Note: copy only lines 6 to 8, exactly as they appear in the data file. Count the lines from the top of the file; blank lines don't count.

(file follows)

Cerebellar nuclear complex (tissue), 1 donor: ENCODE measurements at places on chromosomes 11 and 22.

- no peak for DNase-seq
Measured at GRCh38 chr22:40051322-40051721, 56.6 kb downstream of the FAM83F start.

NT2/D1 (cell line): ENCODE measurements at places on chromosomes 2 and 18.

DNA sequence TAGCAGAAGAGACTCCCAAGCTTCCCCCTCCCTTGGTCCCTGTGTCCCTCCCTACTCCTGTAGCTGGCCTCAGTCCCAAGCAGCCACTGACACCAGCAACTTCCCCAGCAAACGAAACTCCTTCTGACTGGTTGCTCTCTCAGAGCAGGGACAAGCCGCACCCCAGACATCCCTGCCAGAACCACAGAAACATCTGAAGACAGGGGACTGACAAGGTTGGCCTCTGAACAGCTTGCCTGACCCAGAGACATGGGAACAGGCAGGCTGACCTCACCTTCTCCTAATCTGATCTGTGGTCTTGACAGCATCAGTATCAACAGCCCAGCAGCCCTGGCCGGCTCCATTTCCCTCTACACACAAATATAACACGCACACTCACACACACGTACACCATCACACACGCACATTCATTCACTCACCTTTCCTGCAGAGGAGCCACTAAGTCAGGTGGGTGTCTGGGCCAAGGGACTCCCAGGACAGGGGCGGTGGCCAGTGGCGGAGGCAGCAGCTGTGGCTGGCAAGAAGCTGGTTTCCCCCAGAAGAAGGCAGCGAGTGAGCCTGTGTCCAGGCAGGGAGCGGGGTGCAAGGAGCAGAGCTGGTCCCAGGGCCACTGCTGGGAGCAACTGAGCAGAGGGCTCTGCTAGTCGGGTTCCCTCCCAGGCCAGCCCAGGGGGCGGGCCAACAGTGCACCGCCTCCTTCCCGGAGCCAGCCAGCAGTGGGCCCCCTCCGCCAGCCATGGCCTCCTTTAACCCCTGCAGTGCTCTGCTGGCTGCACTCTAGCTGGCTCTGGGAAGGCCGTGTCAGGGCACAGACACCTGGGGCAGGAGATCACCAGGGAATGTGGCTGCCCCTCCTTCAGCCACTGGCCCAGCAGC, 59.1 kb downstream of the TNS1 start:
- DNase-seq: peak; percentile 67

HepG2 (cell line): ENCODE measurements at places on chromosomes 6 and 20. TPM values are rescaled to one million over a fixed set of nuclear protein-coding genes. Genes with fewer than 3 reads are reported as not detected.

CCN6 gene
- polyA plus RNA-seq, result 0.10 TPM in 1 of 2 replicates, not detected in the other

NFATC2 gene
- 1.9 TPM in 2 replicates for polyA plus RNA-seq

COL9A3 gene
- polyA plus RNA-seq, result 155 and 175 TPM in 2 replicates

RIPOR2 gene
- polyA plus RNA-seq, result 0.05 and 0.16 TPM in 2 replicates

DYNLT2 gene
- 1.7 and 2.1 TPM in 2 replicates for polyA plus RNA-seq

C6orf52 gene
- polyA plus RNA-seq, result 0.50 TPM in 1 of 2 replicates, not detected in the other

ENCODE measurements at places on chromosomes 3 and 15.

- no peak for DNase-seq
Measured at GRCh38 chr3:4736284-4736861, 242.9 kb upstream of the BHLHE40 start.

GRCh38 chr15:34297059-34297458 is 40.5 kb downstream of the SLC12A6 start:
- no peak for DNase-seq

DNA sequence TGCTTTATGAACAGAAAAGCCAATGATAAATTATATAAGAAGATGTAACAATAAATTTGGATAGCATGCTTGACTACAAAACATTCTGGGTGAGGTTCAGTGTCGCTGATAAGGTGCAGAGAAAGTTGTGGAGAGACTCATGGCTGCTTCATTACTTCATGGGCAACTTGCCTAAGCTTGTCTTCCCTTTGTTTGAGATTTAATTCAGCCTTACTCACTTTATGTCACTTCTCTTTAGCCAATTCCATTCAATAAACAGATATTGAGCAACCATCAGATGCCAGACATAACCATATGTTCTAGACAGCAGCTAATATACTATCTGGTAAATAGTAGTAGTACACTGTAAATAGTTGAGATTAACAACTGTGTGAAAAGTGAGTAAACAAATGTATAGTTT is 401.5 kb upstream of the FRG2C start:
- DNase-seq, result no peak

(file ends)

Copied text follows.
- DNase-seq: peak; percentile 67

HepG2 (cell line): ENCODE measurements at places on chromosomes 6 and 20. TPM values are rescaled to one million over a fixed set of nuclear protein-coding genes. Genes with fewer than 3 reads are reported as not detected.

CCN6 gene